Large ordnance systems were not necessarily products of the Cold War for the United States. After all, coastal artillery systems of up to 15" had been used for years. However, the largest mobile systems draw their roots from World War I. Despite that, where the majority of the larger artillery systems of the Cold War draw their heritage to is the M1 240 mm Howitzer, Black Dragon. Fielded in the European theater on the Italian front during World War II and isolated locations in the Pacific, the gun attached to the carriage would be used for the T1 240 mm Gun later in 1947. The M1 was largely outshined due to an unstable carriage, something that was improved upon in the T1 design after the capture of the Krupp K5 Leopold (Anzio Annie) at the end of the war.
8 July, The Krupp K5: Leopold
Since we talked about the Black Dragon yesterday, let's take a look at the other half of the T1. The Krupp K5 was a 240 mm gun that was deployed in the European Theater during World War II. Leopold (as shown) was known throughout the Italian Front as "Anzio Annie", and was notorious for causing significant damage to Allied forces. Krupp had previous research on large scale guns, such as the Lager Max, and Paris Gun during World War I. The K5 was deployed as the mobile shelling component of the stationary V-3 batteries that were used to shell Antwerp in 1944 and 45. After the war ended, it was captured by the Americans who reverse engineered the carriage. The American carriage was given the nomenclature of T76, and it's subsequent carriage T76E1 was more widely known as "the Triple Threat Carriage."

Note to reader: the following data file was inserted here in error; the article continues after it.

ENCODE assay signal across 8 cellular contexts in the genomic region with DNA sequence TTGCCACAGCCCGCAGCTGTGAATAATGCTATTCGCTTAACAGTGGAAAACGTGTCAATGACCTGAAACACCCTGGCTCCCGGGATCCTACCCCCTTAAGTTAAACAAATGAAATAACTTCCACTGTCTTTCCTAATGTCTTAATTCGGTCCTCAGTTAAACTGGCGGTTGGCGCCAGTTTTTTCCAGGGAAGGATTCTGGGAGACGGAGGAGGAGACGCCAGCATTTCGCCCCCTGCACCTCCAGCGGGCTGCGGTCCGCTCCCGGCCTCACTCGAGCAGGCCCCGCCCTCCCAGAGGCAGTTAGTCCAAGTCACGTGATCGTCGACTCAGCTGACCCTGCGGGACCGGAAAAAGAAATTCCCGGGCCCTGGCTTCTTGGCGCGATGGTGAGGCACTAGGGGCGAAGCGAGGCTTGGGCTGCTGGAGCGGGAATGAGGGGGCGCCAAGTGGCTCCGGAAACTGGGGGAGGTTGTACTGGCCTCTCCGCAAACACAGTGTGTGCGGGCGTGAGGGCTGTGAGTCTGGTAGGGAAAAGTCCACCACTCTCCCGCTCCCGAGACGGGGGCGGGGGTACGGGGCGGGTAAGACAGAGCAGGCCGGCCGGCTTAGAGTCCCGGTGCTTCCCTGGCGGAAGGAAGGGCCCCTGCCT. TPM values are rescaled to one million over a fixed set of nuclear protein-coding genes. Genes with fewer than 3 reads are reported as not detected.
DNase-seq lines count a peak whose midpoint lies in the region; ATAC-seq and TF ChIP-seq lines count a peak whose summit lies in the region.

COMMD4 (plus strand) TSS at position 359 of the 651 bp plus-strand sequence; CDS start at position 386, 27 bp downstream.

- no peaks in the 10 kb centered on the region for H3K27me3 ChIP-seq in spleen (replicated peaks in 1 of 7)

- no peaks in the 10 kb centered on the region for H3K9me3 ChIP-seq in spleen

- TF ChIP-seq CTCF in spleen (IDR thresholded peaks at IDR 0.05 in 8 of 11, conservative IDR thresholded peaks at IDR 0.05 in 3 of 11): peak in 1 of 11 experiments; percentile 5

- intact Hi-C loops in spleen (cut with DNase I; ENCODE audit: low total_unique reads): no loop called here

9 July, Air Force Global Strike Command
We often talk about the Nuclear Triad and the importance of nuclear deterrence when discussing Cold War diplomacy. The Triad originally consisted of a combination of ICBM's, Nuclear capable submarines, and B-52 and B-58 bombers. As time went on, the mission changed. In 2009, the USAF established Global Strike Command, a subordinate of STRATCOM, that unified all nuclear ordnance for the Air Force. Within AFGSC, another triad exists, completed in 2000 with the last delivery of B-2 bombers. The command comprises of the B-52, the B-1, and the B-2, all of which are in constant motion with it's most important mission: the support of combatant commanders in theater anywhere at anytime. AFGSC, for this reason, is the modern day descendant of the Cold War-era Strategic Air Command.
10 July, Operation Downfall
DOWNFALL - the name of the operation that was to kick off on 1 November 1945, and the invasion of the Japanese home islands. The operation had been in planning phases for months and included numerous preparations. DOWNFALL required the capture of Okinawa as a staging point for larger air forces, additional support and development of atomic bombs, and the logistics to move millions of men onto the shores of Kyushu and Honshu. The capitulation of the Japanese following the bombing of Nagasaki resulted in the abandonment of DOWNFALL. However, estimations from both American and Japanese militaries estimate that casualties would have been staggering, with some figures approaching twenty million by the beginning of 1948. This includes IJF, British, Soviet, and American losses.